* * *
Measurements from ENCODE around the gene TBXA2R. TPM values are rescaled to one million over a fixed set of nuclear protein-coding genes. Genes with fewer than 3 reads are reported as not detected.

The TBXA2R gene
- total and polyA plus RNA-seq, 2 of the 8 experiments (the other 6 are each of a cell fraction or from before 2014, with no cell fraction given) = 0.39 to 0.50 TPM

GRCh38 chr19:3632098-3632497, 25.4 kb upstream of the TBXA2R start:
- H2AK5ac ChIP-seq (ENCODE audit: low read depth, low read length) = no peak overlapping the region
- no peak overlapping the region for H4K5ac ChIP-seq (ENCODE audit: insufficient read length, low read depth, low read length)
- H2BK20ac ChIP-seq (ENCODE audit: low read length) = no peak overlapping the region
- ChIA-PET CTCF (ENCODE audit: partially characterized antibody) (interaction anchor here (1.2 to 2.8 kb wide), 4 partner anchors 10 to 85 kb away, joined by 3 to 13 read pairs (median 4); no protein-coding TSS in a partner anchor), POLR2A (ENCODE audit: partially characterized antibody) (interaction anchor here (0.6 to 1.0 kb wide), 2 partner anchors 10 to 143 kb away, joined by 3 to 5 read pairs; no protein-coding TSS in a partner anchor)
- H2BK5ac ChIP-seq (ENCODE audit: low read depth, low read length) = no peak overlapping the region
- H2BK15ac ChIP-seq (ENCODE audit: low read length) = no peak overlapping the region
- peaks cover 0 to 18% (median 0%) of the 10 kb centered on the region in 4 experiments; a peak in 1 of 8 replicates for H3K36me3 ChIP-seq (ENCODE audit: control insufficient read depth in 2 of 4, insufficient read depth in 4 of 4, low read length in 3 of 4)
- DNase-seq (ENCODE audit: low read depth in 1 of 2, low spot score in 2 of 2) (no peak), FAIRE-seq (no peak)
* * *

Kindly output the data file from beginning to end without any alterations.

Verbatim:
Measurements from ENCODE around the gene TBXA2R. TPM values are rescaled to one million over a fixed set of nuclear protein-coding genes. Genes with fewer than 3 reads are reported as not detected.

The TBXA2R gene
- total and polyA plus RNA-seq, 2 of the 8 experiments (the other 6 are each of a cell fraction or from before 2014, with no cell fraction given) = 0.39 to 0.50 TPM

GRCh38 chr19:3632098-3632497, 25.4 kb upstream of the TBXA2R start:
- H2AK5ac ChIP-seq (ENCODE audit: low read depth, low read length) = no peak overlapping the region
- no peak overlapping the region for H4K5ac ChIP-seq (ENCODE audit: insufficient read length, low read depth, low read length)
- H2BK20ac ChIP-seq (ENCODE audit: low read length) = no peak overlapping the region
- ChIA-PET CTCF (ENCODE audit: partially characterized antibody) (interaction anchor here (1.2 to 2.8 kb wide), 4 partner anchors 10 to 85 kb away, joined by 3 to 13 read pairs (median 4); no protein-coding TSS in a partner anchor), POLR2A (ENCODE audit: partially characterized antibody) (interaction anchor here (0.6 to 1.0 kb wide), 2 partner anchors 10 to 143 kb away, joined by 3 to 5 read pairs; no protein-coding TSS in a partner anchor)
- H2BK5ac ChIP-seq (ENCODE audit: low read depth, low read length) = no peak overlapping the region
- H2BK15ac ChIP-seq (ENCODE audit: low read length) = no peak overlapping the region
- peaks cover 0 to 18% (median 0%) of the 10 kb centered on the region in 4 experiments; a peak in 1 of 8 replicates for H3K36me3 ChIP-seq (ENCODE audit: control insufficient read depth in 2 of 4, insufficient read depth in 4 of 4, low read length in 3 of 4)
- DNase-seq (ENCODE audit: low read depth in 1 of 2, low spot score in 2 of 2) (no peak), FAIRE-seq (no peak)